When I was in the military, every time I changed jobs and met a new team, or had new people join my team, I had a conversation with them. I asked what resources and training they needed to do their jobs, what types of work they preferred to do, and what their career aspirations were.

I would tell them that quite frankly I was being “mercenary.” If I gave them what they needed, assigned them work that they enjoyed, and helped them achieve their goals, then they would succeed and I would look good.

That reassured those who had already experienced the misfortune of working with bad bosses. They could easily understand what was “in it for me.” Those who had worked for good bosses in the past would laugh, because they understood what I meant.

In 2007, shortly after I was posted to 8 Wing Trenton, I made a point of visiting my new team in each of the locations where they worked. When I met with the Wing Orderly Room team, I made my pitch. I could see they were wary so I gave them my tried and true line about being “mercenary.”

One courageous young person asked if they could have stamps at their desks. I didn’t understand what they meant so I asked for more information.

It turned out that everyone had to leave their desk and cross to the other side of a large open work space whenever they needed to stamp a document with “certified true copy” or any other of the standard things stamped on military documents.

I told their supervisor to make a list of what everyone needed and then buy it. The reaction was something along the lines of “that will cost several hundred dollars!”

I approved the expense because it made sense for the clerks to have the tools they needed at their desks, so they could serve our clients more effectively.

That story is just one example. I consistently followed through on helping my teams achieve their goals. I do this because I genuinely like to see people thrive.

As an entrepreneur, especially over the last few years, I’ve come to understand that people learn and process information differently, that it’s important to understand how people prefer to communicate.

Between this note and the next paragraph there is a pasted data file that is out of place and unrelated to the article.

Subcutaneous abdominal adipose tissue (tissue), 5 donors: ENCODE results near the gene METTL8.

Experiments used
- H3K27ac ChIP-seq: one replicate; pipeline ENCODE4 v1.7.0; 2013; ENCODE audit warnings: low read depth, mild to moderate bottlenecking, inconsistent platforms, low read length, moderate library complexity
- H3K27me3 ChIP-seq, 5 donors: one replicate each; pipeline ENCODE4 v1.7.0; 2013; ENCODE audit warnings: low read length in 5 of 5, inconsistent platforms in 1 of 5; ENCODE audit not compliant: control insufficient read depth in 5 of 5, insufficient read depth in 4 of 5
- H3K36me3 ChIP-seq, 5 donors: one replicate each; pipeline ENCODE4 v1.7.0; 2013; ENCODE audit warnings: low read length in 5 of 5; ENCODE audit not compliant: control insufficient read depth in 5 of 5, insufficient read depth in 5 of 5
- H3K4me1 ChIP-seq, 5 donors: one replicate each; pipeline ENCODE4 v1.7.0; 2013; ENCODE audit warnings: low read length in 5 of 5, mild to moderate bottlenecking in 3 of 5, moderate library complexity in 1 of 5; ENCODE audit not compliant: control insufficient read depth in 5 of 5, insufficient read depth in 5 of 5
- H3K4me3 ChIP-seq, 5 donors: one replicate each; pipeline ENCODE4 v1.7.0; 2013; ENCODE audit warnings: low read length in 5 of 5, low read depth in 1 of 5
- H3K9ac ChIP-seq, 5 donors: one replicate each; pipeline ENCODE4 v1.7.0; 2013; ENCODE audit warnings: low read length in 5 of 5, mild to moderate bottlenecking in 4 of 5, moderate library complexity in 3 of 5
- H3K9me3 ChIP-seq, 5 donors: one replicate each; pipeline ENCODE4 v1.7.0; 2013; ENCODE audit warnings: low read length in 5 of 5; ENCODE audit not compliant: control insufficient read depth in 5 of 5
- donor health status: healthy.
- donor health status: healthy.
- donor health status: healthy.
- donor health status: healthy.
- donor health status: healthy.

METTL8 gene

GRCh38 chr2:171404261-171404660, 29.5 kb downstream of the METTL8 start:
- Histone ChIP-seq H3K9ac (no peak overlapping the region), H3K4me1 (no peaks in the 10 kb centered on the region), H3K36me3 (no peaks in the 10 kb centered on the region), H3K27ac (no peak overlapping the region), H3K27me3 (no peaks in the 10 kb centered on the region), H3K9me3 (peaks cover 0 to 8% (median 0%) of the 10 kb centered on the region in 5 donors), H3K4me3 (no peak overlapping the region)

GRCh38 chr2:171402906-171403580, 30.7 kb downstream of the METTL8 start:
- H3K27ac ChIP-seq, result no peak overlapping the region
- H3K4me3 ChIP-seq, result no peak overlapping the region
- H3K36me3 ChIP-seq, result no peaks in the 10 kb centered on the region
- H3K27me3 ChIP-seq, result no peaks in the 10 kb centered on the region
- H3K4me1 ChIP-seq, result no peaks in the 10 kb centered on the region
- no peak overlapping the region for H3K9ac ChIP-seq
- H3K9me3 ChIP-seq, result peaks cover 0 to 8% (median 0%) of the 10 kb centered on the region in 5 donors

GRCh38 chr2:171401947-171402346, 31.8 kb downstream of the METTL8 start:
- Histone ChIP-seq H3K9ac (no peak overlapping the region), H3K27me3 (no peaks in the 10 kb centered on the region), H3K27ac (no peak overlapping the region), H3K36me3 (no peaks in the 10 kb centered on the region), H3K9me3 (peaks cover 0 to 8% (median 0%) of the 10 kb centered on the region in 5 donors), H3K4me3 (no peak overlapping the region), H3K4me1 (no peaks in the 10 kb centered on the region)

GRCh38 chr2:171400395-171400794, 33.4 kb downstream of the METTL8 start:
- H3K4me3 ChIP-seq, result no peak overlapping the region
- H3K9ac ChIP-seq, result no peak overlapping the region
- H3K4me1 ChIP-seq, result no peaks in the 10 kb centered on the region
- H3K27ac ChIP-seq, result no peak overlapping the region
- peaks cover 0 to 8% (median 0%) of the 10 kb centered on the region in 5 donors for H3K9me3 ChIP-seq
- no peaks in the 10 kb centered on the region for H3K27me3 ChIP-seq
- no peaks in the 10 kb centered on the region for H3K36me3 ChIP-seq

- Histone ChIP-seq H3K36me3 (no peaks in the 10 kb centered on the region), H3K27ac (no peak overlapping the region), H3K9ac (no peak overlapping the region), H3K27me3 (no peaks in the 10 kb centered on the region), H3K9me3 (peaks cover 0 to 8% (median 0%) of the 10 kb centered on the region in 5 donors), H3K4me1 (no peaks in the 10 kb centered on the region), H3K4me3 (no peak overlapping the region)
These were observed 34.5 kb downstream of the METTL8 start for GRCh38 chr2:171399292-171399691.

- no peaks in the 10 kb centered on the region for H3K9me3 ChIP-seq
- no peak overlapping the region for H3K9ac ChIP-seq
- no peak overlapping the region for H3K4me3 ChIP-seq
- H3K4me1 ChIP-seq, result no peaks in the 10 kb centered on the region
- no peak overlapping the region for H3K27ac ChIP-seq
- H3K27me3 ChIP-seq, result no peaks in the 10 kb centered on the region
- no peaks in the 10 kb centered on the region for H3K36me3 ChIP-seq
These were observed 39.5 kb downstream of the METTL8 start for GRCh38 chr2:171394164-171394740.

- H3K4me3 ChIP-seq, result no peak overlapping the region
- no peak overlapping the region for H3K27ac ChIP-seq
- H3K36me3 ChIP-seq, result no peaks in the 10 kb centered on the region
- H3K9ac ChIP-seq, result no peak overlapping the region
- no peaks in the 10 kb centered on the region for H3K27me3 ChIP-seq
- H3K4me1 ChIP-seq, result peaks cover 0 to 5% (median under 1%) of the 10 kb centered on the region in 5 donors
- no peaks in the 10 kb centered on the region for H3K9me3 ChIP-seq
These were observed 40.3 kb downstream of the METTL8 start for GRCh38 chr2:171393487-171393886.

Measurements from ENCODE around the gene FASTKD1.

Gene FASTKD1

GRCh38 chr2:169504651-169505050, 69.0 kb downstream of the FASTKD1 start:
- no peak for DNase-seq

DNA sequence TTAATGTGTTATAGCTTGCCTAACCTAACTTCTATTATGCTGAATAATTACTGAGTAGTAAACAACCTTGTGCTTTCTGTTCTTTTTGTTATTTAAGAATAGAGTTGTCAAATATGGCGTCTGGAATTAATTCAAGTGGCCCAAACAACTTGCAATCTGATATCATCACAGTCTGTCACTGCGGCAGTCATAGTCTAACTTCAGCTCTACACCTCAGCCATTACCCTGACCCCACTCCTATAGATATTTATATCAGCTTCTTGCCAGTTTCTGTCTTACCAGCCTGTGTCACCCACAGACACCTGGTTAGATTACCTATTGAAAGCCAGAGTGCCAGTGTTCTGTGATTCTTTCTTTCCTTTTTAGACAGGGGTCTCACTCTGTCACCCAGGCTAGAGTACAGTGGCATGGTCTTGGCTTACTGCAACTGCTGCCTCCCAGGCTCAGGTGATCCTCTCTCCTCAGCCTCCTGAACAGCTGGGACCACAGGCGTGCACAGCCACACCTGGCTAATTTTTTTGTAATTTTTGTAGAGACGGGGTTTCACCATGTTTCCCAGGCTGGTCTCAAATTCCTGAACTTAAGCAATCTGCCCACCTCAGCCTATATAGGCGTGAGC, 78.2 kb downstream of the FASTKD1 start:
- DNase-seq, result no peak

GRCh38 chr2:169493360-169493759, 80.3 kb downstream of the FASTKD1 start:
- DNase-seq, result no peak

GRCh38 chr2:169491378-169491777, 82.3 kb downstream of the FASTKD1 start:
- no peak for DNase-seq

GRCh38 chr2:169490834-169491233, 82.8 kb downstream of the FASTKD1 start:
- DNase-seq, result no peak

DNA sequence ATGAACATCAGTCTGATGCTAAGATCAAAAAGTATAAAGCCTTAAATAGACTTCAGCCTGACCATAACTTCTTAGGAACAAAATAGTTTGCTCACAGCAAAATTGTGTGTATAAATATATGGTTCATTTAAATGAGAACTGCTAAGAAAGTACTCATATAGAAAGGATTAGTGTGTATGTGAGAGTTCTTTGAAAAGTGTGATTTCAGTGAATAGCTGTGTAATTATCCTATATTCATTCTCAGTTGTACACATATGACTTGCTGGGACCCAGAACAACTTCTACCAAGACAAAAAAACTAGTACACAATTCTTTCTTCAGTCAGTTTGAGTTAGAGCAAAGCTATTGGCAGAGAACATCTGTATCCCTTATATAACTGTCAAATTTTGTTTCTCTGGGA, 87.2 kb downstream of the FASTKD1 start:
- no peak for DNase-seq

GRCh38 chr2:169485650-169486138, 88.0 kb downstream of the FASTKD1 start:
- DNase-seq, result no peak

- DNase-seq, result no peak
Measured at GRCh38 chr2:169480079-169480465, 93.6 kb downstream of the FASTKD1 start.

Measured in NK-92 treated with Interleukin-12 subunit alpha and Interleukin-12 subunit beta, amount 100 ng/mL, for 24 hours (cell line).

Now when I bring a virtual team together, we start with introductions, to get to know each other. Then we have a conceptual discussion about the project we’re considering working on together. Meetings last 60 minutes or less, we each go away and do our part, and reconvene on a regular basis to update each other on our progress and determine next steps.

Using Zoom meetings can increase accessibility and help communications. For example, closed captioning is automatically enabled, so that people don’t have to ask for it.

I’m also comfortable sharing transcripts and recordings of our Zoom meetings, for those who like to access information that way.

With some teams, we keep a set of meeting notes, updated after and sometimes even during our meetings. The notes share the overall vision of what we’re working on, with details filled in as they become clear.

When you consistently support the people on your team, getting them the tools, resources, and training, needed to effectively perform their jobs, and assist them in achieving their career aspirations, you build trust.

While clear and open communications are vital, this is even more important with virtual teams. Investing a few minutes at the beginning of each meeting to be human with each other, also helps create trust.

People who trust you, will be genuinely interested in learning how to work effectively together.

Investing in getting to know and understand people you work with, creates trust, which will save you time and effort in the long run.